Of the 26 Ohio State Parks and Park Districts allowing mountain biking, 15 percent (n=4) had completed at least one survey or project directed at identifying mountain bike use patterns, impacts, or visitor feelings within their park compared to 85 percent (n=22) who engaged in no such planning or management action. While only a small percentage of Ohio State Parks and Park Districts indicated engaging in mountain bike research, across the sample 46 percent (n=12) reported having partnered with a local, state, or national mountain biking organization to develop management strategies or engage in other mountain biking projects. When asked if their park(s) considered mountain biking a top five resource-management concern or a top five recreation-management concern, 15 percent (n=4) identified mountain biking as a high level resourcemanagement concern and 23 percent (n=6) as a high level recreation-management concern. Note: The identification of mountain biking as either a top five resource-management concern or top five recreationmanagement concern was reported by Ohio State Parks only. Overall, reasons such as increased popularity, increased growth, increased demand, freeeriding (i.e., off-trail riding), and resource damage were cited as issues intensifying mountain bike resource-management or recreation-management concerns in Ohio State Parks. Table 5 and table 6 report additional mountain bike management issues and actions reported within Ohio State Parks and Park Districts.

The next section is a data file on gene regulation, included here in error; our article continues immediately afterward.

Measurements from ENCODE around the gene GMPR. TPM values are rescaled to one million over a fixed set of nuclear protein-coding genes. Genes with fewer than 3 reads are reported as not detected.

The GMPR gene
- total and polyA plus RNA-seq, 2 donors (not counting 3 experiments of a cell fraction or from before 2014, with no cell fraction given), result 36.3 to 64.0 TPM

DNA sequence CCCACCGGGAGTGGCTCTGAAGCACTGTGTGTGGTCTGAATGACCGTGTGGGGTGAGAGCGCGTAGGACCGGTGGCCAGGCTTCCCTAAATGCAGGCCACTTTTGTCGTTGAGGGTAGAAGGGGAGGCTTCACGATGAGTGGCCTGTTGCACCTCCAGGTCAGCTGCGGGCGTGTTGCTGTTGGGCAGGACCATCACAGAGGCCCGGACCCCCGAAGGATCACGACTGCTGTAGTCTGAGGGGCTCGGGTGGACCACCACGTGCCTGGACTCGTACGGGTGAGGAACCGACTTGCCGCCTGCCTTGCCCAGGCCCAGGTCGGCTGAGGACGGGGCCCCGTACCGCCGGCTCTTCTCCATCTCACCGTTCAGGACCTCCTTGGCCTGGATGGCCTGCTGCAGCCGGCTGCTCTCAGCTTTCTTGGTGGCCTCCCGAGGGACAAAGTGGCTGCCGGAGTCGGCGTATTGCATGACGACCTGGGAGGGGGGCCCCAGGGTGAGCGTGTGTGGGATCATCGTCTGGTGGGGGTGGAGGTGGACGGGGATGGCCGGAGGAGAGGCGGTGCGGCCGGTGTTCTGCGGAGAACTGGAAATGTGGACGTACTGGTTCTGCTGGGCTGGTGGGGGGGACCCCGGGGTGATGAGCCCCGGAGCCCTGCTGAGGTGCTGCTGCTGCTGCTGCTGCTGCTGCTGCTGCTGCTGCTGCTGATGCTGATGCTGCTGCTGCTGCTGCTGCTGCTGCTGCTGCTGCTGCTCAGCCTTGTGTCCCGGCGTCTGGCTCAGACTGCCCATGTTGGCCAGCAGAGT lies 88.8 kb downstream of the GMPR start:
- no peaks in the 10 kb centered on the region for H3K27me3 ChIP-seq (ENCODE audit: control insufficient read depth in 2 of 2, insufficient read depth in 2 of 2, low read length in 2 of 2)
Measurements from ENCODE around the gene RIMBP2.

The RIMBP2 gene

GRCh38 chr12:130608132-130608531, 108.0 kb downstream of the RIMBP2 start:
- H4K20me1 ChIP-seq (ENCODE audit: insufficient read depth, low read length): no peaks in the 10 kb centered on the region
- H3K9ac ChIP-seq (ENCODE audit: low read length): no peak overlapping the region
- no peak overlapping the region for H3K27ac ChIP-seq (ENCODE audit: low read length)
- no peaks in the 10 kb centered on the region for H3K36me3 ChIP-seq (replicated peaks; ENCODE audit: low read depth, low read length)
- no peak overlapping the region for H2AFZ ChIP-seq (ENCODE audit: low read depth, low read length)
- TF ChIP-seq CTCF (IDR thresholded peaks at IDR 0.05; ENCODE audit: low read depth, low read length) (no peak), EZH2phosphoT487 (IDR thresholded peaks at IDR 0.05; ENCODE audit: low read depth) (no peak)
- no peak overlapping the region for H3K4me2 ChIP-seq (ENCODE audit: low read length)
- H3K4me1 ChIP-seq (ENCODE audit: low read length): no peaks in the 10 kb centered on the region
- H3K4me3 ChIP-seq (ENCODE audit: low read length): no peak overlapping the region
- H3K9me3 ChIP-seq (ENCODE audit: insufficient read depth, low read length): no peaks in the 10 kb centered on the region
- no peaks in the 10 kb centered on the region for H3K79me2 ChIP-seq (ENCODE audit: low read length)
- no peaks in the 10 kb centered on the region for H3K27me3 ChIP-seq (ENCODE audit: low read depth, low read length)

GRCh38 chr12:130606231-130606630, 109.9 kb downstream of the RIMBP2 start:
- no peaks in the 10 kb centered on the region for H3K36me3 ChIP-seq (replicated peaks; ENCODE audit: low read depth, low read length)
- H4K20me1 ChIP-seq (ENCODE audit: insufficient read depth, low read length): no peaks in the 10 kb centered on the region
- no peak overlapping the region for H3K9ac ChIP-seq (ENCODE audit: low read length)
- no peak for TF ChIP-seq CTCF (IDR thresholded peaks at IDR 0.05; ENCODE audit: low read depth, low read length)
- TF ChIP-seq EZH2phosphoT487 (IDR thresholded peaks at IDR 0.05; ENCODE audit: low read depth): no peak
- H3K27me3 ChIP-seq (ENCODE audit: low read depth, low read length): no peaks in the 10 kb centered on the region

State Park Managers and Park District Supervisors who reported resource damage, accidents, user conflict, or safety problems related to mountain biking were also asked in open-ended questions to indicate types of resource damage, accidents, user conflict, or safety problems they had observed or had reported, as well as management strategies used to prevent each issue or action. Multiple responses could be provided. Commonly reported problems and management actions related to resource damage, accidents, user conflict, and safety are reported in Tables 7 through 12.